I saw Reneé Tajima-Peña when she came to Brown to speak at the opening event for Asian/Asian-American History Month. It was so inspirational to hear her story and see her work, a welcome contrast to the usual images of Asian-Americans who have "made it"-- actors, businessmen, scientists, the occasional Amy Tan. I started thinking that night about the difference between navigating the preexisting notions about one's ethnicity and defining it on one's own terms. Attempting to do the latter takes more courage, I think, but is also pretty problematic. Isn't a conscious rebellion against a stereotype in itself a recognition of that stereotype?
More than anything, watching "My America" made me itch to take a huge road trip across the U.S. The title's spot-on; this is my America as much as it is anyone else's. And, as limited exposure as Asian have gotten in mass media, there *is* a definite Asian-American presence in this country (how awesome is Yuri Kochiyami??). Reminds me of something an Asian spoken word poet (was it Beau Sia?) said once: "This, too, is what American English sounds like."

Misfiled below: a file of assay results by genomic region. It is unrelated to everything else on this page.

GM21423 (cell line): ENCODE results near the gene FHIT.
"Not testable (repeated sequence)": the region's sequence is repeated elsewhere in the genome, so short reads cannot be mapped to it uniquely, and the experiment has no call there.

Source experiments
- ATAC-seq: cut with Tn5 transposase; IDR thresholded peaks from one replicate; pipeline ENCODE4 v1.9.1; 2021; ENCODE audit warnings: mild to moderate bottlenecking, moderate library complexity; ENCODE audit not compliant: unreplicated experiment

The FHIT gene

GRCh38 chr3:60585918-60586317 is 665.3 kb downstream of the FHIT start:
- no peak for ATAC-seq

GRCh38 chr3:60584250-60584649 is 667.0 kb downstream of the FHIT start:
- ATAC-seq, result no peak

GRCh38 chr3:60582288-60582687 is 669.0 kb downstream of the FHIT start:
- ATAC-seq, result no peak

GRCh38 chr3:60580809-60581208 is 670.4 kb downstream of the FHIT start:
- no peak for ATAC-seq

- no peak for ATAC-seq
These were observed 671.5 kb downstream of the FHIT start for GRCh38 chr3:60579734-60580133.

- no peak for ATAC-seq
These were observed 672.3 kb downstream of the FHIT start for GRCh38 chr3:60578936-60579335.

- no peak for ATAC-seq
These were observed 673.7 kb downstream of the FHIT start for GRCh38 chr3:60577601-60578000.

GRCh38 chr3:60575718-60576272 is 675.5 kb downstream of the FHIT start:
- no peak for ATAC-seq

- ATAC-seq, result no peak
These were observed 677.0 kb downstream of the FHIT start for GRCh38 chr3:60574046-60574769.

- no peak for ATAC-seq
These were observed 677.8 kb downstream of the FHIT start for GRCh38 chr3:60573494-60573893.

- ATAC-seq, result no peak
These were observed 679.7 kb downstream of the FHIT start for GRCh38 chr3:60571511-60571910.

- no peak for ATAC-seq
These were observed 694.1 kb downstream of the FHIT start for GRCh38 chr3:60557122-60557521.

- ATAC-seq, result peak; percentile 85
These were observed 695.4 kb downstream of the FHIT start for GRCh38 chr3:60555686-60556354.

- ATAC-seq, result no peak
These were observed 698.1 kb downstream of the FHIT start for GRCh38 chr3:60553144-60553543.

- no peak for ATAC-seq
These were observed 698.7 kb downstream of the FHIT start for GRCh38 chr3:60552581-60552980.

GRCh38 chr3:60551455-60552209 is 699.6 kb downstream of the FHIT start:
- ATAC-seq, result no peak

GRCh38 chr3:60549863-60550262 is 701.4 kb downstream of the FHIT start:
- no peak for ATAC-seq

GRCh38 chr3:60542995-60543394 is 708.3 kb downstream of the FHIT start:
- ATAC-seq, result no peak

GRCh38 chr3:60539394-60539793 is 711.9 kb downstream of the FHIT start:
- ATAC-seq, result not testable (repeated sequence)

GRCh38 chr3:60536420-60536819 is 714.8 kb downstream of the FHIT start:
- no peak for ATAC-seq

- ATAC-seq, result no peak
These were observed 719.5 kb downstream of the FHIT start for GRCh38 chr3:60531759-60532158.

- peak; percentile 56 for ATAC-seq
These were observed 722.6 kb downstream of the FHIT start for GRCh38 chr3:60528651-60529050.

Watching the film made me realize how narrow my definition of Asian-American is (second-generation, middle class, East Asian). I hope this class will help me broaden that perspective.